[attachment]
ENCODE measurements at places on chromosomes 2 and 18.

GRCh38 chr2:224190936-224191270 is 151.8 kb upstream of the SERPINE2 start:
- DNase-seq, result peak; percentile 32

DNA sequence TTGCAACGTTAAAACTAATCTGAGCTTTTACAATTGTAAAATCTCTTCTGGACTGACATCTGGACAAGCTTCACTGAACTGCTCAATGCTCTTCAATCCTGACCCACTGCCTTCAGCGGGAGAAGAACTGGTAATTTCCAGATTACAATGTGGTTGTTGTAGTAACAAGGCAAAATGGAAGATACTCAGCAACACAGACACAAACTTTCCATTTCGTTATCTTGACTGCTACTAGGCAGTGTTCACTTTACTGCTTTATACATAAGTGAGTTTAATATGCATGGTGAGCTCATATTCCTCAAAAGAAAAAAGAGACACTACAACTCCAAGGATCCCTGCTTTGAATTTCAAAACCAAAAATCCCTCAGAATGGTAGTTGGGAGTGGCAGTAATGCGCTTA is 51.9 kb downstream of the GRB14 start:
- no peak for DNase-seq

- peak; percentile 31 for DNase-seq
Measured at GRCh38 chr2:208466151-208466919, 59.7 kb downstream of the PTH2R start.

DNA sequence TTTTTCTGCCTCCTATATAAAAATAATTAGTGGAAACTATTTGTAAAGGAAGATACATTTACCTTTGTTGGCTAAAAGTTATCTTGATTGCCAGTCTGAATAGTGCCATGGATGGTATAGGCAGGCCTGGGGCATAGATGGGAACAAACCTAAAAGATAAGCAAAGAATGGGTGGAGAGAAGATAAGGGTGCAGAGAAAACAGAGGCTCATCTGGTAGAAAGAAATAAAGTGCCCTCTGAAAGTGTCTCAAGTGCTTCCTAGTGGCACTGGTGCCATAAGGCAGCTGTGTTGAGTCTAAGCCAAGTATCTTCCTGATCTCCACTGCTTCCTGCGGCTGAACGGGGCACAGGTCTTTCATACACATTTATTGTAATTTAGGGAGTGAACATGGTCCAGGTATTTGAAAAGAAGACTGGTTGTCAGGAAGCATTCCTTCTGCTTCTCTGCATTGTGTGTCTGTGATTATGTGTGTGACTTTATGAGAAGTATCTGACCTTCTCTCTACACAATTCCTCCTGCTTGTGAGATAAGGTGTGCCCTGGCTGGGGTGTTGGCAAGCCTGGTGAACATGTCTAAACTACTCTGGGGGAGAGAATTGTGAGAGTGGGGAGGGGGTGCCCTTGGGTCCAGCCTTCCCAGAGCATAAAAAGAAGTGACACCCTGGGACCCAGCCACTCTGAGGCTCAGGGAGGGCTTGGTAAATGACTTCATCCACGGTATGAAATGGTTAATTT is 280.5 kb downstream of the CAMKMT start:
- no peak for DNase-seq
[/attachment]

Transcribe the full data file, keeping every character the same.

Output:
ENCODE measurements at places on chromosomes 2 and 18.

GRCh38 chr2:224190936-224191270 is 151.8 kb upstream of the SERPINE2 start:
- DNase-seq, result peak; percentile 32

DNA sequence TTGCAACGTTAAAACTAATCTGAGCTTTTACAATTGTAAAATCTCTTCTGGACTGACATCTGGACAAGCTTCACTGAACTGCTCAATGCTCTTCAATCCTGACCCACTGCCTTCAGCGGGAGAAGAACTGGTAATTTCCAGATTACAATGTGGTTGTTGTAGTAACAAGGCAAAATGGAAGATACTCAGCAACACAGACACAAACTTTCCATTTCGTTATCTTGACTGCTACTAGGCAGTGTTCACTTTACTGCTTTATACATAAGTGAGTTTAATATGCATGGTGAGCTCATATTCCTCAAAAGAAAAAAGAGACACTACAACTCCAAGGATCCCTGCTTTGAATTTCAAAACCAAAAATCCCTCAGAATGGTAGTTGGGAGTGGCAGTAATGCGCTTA is 51.9 kb downstream of the GRB14 start:
- no peak for DNase-seq

- peak; percentile 31 for DNase-seq
Measured at GRCh38 chr2:208466151-208466919, 59.7 kb downstream of the PTH2R start.

DNA sequence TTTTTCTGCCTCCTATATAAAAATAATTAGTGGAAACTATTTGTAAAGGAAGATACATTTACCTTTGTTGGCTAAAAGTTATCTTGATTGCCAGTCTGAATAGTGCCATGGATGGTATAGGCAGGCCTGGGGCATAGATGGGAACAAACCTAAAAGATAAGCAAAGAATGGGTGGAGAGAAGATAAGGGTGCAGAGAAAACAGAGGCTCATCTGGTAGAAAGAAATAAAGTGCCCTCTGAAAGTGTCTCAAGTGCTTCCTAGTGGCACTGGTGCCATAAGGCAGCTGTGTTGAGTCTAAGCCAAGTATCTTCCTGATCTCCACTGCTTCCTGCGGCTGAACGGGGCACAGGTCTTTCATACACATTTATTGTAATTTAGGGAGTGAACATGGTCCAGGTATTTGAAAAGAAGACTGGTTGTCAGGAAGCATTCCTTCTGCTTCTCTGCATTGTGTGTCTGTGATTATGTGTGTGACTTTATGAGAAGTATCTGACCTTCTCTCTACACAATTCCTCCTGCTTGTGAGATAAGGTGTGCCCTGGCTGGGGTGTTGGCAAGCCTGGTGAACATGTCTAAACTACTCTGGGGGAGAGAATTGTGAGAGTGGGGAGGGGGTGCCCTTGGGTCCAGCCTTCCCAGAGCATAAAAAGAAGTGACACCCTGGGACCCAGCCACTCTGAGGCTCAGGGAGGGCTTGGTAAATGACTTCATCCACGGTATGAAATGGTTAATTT is 280.5 kb downstream of the CAMKMT start:
- no peak for DNase-seq